We need research that makes it easier to make that distinction between those two groups. We also need more research on persistent infection in itself - to look at the mRNA in the spirochetes in Barthold's post-treatment mice and see if those spirochetes are viable and infectious. Are those spirochetes slowly dividing, dormant, or completely dead as a doornail? In mice? In humans? I think with repeated well-designed experiments, we would have our answer and could move on.

    (more)

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  4. (cont'd)

    Historically, though, there is a big hill to climb. The IDSA guidelines group would have to dramatically alter course and commit to being present to patients in a way they haven't been, and even if they did change course, would patients trust them to be there for them? What would that even look like after the situation has been strained for so long? When there has been a history of a lack of faith and trust because of how the IDSA has handled a number of things?

    For example, their Lyme antiscience/antiadvocacy rant in the Lancet last year which offended many Lyme disease patients (including me), the Blumenthal guidelines review and how that was handled, dismissive and judgmental statements made about Lyme disease patients by specific researchers (unprofessional, in my opinion), and failures to be inclusive of and acknowledge patient concerns on a number of occasions (including scientific conferences on tickborne illness).

    There has been a lot of erosion of trust. A LOT has happened since those early days when Polly Murray was working with Dr. Steere to figure out what was happening in Lyme, Connecticut in the 1970's.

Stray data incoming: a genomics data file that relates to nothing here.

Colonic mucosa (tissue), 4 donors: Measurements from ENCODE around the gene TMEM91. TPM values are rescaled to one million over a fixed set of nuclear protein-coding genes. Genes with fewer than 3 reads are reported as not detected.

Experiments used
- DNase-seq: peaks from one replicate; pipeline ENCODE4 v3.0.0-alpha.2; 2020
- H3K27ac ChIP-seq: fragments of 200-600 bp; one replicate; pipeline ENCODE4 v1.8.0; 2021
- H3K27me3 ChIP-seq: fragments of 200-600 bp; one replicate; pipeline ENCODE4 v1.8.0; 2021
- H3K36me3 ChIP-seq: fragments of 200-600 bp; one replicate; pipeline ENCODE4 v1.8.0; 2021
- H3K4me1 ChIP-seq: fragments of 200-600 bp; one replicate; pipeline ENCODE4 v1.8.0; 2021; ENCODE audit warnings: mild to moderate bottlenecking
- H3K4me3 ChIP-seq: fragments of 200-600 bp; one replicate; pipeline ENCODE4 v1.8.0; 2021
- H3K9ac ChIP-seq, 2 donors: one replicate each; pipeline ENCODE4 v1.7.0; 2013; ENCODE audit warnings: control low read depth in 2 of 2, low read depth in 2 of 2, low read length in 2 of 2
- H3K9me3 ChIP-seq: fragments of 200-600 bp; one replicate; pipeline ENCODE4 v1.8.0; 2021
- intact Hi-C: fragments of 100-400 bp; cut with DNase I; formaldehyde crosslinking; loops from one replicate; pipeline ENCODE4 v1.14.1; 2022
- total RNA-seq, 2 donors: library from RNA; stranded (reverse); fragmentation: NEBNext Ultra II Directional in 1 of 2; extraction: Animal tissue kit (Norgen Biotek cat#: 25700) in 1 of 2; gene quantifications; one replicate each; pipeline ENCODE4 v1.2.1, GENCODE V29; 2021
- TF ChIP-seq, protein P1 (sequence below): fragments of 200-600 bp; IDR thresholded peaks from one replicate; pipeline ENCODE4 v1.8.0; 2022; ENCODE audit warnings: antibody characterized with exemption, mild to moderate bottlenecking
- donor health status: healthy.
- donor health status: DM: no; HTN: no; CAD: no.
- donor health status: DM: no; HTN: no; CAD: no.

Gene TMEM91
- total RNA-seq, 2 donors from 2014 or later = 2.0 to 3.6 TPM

So there is a pretty high hill to climb. Instead of climbing it, though, if what has been said is true and they were deleting comments on Facebook which were not in violation of the terms of service, the hill has just gotten a little higher. It's a setback if they can't even attempt to do public outreach and respond to those who comment without malice.

    If the IDSA ever wants to change their relationship with patients, it will have to be in baby steps, perhaps, and it will have to be viewed by others as genuine.

    I don't see them suddenly changing position 180 degrees and embracing all that the Lyme disease patient community desires and giving it to them... I would not expect them to change their guidelines overnight - as many people have wanted them to. I don't think that's a change anyone can expect them to make now.

    What they could reasonably respond to is a request for more research and to be more approachable about what their position actually is and why - rather than to maintain the seemingly awkward response that their position is based on "expert opinion".